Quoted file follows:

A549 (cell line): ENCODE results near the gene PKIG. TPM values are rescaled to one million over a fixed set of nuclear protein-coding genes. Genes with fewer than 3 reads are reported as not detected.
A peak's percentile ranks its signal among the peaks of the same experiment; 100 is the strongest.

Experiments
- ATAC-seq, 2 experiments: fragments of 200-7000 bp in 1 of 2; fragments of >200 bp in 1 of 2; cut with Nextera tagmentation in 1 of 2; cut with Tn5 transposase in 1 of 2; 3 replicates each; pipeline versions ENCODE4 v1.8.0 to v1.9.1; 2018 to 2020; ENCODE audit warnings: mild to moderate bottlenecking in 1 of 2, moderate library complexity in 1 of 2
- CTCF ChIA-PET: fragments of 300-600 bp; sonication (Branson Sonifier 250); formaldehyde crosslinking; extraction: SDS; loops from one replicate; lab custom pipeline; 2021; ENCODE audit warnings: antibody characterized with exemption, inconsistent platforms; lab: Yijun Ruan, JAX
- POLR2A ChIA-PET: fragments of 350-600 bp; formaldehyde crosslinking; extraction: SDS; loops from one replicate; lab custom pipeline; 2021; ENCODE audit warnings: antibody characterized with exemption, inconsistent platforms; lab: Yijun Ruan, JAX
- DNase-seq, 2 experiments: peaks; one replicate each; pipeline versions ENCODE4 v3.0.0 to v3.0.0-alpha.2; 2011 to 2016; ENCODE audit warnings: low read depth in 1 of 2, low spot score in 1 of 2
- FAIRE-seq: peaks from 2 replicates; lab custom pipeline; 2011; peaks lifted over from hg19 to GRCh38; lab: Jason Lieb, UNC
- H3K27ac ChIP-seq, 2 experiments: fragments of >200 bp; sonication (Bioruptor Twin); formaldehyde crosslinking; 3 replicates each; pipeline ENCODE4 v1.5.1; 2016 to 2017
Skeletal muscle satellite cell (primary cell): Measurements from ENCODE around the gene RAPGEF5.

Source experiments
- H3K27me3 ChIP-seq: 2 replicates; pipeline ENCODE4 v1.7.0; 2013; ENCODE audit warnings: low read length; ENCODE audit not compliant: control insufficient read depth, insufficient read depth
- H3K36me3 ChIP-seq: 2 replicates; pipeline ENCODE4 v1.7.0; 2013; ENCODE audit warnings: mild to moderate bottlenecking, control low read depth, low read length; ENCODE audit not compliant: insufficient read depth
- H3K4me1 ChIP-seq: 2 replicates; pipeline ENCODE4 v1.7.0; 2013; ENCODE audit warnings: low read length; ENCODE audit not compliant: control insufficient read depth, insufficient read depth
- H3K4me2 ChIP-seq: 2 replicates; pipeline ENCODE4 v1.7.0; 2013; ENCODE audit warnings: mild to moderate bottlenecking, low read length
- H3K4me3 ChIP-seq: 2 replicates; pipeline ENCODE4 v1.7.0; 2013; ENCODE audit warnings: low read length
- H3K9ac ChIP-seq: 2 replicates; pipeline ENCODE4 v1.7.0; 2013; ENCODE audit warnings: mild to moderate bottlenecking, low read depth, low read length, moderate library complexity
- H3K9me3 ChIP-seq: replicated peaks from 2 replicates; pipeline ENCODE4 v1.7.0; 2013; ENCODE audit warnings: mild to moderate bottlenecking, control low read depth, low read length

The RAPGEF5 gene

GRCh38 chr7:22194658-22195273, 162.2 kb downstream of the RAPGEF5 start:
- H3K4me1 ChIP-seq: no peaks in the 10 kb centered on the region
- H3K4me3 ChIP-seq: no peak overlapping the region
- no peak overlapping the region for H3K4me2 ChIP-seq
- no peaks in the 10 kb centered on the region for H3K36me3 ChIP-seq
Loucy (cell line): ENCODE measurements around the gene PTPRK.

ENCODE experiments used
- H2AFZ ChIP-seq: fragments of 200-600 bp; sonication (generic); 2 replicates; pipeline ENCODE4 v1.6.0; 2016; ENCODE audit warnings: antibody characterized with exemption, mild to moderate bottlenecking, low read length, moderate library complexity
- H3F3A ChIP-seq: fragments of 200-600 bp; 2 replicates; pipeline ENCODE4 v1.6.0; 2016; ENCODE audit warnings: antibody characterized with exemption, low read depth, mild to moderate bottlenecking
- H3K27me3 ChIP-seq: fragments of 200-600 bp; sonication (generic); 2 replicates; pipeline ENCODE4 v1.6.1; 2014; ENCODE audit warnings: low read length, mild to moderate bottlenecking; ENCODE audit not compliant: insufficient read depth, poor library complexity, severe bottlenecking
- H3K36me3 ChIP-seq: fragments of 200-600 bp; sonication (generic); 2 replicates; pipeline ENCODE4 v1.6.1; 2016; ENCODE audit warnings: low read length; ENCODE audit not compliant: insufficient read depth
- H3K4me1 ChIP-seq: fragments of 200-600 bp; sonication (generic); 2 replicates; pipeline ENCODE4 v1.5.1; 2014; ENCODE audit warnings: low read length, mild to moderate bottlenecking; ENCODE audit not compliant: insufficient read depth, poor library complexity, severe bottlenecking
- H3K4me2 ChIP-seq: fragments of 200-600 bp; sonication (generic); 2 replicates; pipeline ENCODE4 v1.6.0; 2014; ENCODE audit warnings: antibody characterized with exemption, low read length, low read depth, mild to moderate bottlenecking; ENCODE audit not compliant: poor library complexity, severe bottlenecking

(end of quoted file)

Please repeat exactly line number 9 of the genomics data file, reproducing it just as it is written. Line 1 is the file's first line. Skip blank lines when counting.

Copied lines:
- H3K27ac ChIP-seq, 2 experiments: fragments of >200 bp; sonication (Bioruptor Twin); formaldehyde crosslinking; 3 replicates each; pipeline ENCODE4 v1.5.1; 2016 to 2017